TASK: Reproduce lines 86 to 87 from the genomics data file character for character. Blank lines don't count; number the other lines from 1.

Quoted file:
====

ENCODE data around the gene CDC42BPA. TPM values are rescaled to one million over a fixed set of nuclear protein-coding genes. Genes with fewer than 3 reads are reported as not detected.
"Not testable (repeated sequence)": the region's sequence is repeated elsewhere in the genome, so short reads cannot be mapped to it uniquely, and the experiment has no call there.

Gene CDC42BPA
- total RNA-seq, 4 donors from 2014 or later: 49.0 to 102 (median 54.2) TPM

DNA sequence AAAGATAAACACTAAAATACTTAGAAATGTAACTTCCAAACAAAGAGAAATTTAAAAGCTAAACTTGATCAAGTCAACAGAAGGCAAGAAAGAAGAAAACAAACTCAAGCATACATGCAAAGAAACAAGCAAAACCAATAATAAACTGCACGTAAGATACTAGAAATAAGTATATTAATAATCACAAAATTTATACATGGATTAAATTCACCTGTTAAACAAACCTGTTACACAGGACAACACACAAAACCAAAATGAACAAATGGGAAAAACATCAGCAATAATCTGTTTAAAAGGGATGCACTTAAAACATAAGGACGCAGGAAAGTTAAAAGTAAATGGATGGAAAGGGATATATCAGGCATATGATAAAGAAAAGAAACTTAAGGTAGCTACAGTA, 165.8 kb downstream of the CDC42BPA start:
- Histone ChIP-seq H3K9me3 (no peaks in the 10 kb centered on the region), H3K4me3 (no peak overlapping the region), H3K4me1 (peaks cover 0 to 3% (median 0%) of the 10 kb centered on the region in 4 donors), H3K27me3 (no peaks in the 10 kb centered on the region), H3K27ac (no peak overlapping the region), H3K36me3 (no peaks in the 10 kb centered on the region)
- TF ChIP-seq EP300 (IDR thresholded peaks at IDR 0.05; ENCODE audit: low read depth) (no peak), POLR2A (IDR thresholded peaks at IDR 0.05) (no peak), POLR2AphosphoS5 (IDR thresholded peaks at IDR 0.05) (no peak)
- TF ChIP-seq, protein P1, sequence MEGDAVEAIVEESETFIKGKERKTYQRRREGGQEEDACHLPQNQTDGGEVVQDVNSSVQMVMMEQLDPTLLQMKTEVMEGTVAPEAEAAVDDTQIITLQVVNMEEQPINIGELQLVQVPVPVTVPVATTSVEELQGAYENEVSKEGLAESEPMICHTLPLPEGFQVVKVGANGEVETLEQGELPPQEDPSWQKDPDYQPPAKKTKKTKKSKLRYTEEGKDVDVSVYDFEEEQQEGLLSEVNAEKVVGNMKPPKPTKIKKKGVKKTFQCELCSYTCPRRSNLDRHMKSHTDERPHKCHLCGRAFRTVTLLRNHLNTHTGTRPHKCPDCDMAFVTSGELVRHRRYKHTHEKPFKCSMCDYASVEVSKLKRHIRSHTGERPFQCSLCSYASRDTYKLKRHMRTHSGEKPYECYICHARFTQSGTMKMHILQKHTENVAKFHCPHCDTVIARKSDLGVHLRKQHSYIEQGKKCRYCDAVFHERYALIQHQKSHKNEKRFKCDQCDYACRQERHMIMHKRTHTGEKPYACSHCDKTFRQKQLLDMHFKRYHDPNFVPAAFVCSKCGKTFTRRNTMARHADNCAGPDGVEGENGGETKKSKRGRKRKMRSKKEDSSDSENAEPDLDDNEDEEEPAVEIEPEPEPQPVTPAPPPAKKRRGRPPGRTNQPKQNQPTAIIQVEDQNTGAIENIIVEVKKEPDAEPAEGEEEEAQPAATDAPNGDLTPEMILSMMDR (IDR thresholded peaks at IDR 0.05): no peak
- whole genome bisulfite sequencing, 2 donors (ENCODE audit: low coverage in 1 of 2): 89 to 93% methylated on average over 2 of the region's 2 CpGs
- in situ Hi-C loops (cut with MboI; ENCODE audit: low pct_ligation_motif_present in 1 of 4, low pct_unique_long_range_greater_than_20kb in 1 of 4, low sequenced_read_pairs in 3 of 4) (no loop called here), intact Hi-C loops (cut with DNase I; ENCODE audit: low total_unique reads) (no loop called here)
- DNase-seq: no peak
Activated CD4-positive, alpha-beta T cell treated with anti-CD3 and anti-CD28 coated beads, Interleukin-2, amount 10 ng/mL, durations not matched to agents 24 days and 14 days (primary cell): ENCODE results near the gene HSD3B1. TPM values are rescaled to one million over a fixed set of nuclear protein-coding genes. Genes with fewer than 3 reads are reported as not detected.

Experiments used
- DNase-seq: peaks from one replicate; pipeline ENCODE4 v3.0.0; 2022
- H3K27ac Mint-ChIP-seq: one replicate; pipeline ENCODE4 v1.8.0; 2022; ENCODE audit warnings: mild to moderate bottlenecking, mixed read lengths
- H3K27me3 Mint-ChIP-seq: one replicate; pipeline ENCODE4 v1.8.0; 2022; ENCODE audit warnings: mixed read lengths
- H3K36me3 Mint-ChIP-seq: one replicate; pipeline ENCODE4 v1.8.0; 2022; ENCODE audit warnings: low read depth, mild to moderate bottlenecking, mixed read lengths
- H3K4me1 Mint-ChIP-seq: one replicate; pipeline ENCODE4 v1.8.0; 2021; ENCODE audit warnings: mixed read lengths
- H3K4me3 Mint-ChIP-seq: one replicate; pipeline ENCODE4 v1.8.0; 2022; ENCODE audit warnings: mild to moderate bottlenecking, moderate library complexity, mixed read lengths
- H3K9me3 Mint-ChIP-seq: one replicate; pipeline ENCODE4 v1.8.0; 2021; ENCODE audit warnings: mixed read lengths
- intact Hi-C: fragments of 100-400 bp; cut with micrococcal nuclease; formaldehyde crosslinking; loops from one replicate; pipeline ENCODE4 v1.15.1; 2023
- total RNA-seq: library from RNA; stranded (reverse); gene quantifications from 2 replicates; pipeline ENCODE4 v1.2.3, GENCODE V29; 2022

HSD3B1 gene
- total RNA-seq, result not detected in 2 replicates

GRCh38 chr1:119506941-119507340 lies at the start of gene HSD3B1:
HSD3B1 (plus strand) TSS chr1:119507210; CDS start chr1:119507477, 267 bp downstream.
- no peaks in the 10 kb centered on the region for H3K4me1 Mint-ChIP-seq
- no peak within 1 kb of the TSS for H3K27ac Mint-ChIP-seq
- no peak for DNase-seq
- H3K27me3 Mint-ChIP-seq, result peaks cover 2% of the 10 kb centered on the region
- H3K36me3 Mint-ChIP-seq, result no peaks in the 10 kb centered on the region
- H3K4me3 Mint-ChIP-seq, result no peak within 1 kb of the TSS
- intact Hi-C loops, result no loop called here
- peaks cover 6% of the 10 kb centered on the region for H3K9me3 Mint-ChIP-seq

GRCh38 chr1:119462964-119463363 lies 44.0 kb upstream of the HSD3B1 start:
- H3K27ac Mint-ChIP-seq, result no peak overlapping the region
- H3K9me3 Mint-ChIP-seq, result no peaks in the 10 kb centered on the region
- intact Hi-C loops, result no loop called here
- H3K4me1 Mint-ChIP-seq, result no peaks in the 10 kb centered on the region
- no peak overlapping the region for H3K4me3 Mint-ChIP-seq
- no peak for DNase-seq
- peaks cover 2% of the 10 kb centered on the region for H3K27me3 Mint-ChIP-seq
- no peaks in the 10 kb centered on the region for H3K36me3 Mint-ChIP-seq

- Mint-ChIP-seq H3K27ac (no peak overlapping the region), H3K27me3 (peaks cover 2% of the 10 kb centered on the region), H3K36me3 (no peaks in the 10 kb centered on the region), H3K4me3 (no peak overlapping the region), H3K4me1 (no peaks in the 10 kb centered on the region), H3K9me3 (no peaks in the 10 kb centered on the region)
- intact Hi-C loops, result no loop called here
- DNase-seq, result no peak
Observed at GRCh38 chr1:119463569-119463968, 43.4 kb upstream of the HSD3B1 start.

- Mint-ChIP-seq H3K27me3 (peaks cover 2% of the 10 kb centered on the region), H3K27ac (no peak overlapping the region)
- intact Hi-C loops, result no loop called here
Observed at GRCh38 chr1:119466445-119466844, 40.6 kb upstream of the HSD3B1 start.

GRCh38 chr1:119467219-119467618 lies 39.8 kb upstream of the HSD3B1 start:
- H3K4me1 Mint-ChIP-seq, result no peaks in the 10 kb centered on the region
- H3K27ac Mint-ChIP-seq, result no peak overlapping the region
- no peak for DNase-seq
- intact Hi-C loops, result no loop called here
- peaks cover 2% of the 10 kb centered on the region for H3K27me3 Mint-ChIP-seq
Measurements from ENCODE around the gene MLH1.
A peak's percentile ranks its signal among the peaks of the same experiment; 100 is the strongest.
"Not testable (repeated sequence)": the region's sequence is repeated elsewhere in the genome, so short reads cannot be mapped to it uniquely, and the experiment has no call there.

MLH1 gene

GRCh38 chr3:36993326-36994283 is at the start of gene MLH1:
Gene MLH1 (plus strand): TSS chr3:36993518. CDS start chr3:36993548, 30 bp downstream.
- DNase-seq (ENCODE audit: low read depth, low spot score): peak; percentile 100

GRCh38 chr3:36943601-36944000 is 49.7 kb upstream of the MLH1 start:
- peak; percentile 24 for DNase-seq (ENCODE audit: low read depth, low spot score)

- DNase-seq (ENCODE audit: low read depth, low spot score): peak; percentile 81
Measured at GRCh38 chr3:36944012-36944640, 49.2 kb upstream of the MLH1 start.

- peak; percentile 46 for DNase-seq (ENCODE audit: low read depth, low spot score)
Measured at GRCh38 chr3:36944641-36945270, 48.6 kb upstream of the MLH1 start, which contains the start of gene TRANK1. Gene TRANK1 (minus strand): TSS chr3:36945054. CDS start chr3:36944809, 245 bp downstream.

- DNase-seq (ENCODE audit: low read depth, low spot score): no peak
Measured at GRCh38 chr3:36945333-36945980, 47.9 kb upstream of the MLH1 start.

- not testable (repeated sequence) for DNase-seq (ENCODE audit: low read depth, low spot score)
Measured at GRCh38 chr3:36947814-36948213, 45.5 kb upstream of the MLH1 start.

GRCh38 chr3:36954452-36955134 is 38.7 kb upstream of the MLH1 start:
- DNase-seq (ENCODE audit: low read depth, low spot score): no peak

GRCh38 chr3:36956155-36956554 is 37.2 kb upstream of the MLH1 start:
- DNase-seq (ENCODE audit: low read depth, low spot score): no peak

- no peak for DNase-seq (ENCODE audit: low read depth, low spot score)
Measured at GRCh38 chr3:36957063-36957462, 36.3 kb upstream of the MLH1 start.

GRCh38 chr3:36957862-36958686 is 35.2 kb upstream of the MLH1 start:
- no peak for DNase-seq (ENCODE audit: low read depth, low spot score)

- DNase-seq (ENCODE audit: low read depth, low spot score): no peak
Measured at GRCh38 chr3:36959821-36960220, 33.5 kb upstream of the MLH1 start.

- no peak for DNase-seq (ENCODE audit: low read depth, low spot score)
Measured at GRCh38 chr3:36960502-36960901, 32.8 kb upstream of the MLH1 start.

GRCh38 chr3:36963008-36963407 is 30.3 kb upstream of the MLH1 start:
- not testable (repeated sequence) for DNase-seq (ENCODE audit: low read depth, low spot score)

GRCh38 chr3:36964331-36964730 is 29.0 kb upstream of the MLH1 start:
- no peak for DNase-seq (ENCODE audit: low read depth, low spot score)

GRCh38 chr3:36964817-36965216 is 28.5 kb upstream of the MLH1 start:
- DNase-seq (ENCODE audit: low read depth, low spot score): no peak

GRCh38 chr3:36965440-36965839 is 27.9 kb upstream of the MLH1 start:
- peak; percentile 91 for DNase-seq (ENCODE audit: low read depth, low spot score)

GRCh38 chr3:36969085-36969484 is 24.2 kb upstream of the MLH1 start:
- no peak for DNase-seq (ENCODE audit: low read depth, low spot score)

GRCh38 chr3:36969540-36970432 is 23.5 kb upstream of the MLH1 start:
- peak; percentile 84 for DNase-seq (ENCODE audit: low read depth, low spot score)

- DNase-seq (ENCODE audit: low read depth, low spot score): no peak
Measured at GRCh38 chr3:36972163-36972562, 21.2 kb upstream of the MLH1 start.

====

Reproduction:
GRCh38 chr3:36963008-36963407 is 30.3 kb upstream of the MLH1 start:
- not testable (repeated sequence) for DNase-seq (ENCODE audit: low read depth, low spot score)